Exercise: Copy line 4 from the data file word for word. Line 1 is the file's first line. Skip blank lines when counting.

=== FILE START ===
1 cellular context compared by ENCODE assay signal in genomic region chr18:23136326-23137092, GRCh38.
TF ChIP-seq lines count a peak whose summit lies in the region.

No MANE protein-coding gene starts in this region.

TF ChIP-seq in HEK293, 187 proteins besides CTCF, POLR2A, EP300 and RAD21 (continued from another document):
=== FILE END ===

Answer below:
TF ChIP-seq in HEK293, 187 proteins besides CTCF, POLR2A, EP300 and RAD21 (continued from another document):